Tropical Storm Bertha

Tropical storm (SSHWS)
DurationAugust 30 – September 4
Peak intensity40 mph (65 km/h) (1-min)  1007 mbar (hPa)

On August 26, a tropical wave emerged into the Atlantic from the west coast of Africa. Tracking westward, the wave developed into a tropical depression about 1,170 mi (1,885 km) west-southwest of the southwesternmost islands of Cape Verde and in close proximity to the east of Arthur. A reconnaissance flight into the depression on August 31 indicated that it strengthened into Tropical Storm Bertha.[23] Later that day, Bertha peaked as a minimal tropical storm with maximum sustained winds of 40 mph (65 km/h) and a minimum barometric pressure of 1,007 mbar (29.7 inHg).[14] The system moved northwestward due to a weakening high pressure ridge to the north. Based on observations from reconnaissance flights on September 1, Bertha was downgraded to a tropical depression. On September 2, Bertha turned north-northeastward into response to an approaching cold front. The cold front then eroded the high pressure ridge, causing the cyclone to accelerate northeastward. Bertha later merged with the cold front on September 4.[23]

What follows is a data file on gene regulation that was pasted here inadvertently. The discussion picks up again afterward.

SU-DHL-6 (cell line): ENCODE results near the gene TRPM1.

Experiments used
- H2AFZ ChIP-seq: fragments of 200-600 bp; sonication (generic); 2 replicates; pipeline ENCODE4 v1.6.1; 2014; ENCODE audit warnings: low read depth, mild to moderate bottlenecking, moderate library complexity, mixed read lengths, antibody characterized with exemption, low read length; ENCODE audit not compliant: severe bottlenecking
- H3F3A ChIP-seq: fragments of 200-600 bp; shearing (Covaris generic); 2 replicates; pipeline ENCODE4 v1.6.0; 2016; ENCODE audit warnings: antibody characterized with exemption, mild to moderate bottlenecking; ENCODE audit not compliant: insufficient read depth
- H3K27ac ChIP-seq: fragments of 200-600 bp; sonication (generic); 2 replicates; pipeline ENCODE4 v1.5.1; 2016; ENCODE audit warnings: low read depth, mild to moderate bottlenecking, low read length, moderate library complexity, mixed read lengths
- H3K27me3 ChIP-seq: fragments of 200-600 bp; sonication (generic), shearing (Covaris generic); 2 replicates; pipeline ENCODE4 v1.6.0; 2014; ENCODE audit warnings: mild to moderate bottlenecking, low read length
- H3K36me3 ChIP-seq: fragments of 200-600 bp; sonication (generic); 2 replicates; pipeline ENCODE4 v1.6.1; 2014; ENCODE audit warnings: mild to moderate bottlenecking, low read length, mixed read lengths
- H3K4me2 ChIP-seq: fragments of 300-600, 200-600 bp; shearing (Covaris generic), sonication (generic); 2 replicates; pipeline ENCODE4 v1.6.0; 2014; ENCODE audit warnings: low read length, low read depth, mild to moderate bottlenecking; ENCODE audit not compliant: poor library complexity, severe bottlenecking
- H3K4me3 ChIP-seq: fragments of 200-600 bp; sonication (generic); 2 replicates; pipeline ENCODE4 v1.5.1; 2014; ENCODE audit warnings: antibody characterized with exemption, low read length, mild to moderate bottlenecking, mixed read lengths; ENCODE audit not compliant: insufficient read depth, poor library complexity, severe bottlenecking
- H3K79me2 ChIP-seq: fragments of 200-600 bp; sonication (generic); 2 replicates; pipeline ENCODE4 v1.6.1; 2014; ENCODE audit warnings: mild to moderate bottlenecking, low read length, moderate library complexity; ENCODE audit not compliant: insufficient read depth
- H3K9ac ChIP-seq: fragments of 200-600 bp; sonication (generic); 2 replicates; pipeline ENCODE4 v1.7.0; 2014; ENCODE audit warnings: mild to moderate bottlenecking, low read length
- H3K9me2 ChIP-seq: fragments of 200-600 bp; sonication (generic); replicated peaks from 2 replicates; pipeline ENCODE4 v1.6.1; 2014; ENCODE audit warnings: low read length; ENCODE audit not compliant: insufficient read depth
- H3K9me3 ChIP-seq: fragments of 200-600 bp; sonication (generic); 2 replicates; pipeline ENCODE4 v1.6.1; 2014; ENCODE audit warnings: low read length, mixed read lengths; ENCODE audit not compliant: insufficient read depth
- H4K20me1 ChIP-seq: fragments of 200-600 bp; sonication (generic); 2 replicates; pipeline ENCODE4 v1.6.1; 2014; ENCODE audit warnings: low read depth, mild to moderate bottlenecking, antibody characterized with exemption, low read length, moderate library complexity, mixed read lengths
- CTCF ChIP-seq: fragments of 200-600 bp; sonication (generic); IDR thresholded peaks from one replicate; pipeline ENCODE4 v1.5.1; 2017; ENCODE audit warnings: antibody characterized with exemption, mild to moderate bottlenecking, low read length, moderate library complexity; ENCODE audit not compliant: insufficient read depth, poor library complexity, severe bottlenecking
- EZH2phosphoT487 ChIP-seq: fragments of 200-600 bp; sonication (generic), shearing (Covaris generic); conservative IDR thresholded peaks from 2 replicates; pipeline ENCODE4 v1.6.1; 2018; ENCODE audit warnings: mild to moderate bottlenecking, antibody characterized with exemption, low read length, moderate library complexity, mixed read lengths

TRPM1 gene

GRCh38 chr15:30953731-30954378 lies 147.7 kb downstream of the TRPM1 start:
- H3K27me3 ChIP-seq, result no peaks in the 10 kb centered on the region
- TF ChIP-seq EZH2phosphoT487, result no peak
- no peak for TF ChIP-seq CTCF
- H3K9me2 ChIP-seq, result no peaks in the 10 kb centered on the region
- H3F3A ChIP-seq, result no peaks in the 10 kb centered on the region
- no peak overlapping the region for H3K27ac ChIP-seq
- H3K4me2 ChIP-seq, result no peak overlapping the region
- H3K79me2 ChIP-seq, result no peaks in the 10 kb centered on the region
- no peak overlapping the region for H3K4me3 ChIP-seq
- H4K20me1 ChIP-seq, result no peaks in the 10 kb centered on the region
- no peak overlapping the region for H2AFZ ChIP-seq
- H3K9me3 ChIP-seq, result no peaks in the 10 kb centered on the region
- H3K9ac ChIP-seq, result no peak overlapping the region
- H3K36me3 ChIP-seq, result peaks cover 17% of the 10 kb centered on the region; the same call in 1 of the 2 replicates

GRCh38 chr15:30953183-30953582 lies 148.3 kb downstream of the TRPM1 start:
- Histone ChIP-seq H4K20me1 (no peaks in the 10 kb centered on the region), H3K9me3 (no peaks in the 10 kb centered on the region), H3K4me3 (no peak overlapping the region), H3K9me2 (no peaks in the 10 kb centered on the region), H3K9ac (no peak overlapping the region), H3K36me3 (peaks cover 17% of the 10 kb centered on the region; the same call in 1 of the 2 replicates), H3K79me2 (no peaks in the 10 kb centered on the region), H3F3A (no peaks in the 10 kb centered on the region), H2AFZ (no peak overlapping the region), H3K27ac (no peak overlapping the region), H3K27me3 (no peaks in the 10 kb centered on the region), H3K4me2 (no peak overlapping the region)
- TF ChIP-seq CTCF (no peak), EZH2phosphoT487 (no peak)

Tropical Storm Cesar

Tropical storm (SSHWS)
DurationAugust 31 – September 2
Peak intensity60 mph (95 km/h) (1-min)  994 mbar (hPa)

A second storm formed on August 31 as a non-tropical low strengthened into Tropical Storm Cesar off the East Coast of the United States. Cesar traveled east-northeast and strengthened gradually until it became extratropical and merged with another system off the coast of Newfoundland on September 2.[14]

Tropical Depression Seven

Tropical depression (SSHWS)
DurationSeptember 6 – September 8
Peak intensity35 mph (55 km/h) (1-min)